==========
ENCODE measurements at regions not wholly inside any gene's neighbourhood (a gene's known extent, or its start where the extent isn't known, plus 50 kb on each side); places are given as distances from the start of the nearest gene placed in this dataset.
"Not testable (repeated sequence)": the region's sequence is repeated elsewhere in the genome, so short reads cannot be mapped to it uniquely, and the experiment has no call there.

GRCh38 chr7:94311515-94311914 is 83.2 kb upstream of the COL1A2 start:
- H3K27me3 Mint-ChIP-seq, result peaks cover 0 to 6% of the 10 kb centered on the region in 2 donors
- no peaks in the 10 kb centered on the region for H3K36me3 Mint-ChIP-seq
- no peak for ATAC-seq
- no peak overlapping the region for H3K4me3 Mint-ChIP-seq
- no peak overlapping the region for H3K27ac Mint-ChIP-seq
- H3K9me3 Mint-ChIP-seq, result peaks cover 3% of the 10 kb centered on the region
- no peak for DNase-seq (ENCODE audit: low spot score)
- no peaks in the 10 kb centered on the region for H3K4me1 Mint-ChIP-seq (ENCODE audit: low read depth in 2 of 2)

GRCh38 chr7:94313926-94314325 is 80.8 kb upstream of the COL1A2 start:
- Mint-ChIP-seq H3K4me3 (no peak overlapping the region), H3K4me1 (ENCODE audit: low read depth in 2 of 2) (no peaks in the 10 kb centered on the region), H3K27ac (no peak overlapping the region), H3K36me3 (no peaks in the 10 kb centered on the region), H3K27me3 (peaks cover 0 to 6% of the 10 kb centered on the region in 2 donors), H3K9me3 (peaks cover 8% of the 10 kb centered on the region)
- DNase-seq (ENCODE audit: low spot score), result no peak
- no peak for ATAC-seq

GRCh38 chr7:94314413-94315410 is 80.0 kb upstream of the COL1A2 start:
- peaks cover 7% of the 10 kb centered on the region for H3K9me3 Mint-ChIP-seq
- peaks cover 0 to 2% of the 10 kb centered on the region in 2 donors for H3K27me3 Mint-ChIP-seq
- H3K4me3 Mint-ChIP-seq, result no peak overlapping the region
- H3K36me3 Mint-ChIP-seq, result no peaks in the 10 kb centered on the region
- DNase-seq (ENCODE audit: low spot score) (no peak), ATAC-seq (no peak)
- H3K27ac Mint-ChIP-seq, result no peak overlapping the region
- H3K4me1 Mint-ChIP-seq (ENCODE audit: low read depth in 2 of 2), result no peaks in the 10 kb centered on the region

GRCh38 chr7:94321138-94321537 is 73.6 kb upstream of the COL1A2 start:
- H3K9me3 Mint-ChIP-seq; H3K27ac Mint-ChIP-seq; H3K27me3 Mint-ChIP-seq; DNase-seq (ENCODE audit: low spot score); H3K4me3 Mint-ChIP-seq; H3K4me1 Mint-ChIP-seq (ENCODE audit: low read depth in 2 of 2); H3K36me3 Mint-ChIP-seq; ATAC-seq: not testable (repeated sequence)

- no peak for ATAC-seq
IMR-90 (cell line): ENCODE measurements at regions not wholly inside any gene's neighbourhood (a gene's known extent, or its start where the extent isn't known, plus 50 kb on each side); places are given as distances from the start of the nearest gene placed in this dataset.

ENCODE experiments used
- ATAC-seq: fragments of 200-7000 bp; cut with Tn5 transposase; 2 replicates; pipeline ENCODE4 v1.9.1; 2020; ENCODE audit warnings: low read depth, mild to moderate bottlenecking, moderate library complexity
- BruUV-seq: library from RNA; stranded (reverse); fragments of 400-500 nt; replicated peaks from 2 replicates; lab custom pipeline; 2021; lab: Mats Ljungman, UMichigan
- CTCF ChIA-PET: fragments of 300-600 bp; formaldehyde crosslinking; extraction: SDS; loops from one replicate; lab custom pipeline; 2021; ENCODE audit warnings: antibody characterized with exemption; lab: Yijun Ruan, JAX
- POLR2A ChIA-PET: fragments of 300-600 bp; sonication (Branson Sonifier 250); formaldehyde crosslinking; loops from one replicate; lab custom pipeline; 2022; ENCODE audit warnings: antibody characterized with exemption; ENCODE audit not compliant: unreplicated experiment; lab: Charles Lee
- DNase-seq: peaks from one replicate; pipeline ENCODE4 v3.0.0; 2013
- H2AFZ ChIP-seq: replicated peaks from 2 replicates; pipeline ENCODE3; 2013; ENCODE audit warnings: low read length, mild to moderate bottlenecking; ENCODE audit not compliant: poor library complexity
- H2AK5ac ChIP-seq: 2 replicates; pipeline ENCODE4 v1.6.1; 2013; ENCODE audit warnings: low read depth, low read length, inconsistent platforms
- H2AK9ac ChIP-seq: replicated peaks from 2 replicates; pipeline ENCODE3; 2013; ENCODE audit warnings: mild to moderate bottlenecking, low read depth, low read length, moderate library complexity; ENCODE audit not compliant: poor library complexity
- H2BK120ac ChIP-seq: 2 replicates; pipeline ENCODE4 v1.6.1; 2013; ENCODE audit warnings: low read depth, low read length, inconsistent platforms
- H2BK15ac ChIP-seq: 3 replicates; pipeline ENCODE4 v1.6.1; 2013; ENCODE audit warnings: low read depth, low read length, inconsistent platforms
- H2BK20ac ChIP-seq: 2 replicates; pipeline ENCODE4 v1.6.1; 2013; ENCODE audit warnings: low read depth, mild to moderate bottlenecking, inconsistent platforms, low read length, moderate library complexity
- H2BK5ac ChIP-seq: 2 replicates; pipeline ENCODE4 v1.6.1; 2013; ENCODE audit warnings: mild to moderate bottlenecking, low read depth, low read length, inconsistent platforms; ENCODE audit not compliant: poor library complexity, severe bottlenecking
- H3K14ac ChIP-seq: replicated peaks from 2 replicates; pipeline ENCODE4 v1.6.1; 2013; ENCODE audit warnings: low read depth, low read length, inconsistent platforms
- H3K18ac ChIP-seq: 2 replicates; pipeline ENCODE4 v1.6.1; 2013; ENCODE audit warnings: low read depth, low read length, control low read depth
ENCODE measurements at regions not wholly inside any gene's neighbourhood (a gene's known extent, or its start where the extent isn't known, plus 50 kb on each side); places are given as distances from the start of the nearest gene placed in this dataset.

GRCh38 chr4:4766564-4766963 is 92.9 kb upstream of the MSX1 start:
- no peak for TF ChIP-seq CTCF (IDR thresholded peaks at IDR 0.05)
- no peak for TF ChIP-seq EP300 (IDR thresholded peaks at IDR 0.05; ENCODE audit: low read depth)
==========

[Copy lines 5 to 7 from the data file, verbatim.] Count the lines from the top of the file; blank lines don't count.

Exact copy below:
- no peaks in the 10 kb centered on the region for H3K36me3 Mint-ChIP-seq
- no peak for ATAC-seq
- no peak overlapping the region for H3K4me3 Mint-ChIP-seq